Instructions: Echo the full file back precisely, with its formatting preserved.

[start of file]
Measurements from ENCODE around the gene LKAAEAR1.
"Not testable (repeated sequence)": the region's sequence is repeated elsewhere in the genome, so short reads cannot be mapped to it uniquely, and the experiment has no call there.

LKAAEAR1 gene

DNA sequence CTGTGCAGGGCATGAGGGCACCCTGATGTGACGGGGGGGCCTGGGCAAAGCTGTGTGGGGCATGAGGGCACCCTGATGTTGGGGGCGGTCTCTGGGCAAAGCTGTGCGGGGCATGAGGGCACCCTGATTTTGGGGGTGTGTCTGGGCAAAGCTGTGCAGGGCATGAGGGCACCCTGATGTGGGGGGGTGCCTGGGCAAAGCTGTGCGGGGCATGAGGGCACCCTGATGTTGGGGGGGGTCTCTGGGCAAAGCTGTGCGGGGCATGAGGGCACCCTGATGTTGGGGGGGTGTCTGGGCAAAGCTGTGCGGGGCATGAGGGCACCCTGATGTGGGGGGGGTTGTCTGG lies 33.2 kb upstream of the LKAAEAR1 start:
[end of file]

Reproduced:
Measurements from ENCODE around the gene LKAAEAR1.
"Not testable (repeated sequence)": the region's sequence is repeated elsewhere in the genome, so short reads cannot be mapped to it uniquely, and the experiment has no call there.

LKAAEAR1 gene

DNA sequence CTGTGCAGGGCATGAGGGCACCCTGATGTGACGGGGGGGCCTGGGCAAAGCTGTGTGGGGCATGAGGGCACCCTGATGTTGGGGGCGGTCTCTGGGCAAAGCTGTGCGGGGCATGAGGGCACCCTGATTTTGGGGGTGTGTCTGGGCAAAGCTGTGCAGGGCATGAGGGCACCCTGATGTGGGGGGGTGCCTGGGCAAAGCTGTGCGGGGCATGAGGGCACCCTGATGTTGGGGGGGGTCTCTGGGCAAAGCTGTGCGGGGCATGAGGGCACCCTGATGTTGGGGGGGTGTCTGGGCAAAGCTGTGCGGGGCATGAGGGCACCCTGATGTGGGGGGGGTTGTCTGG lies 33.2 kb upstream of the LKAAEAR1 start: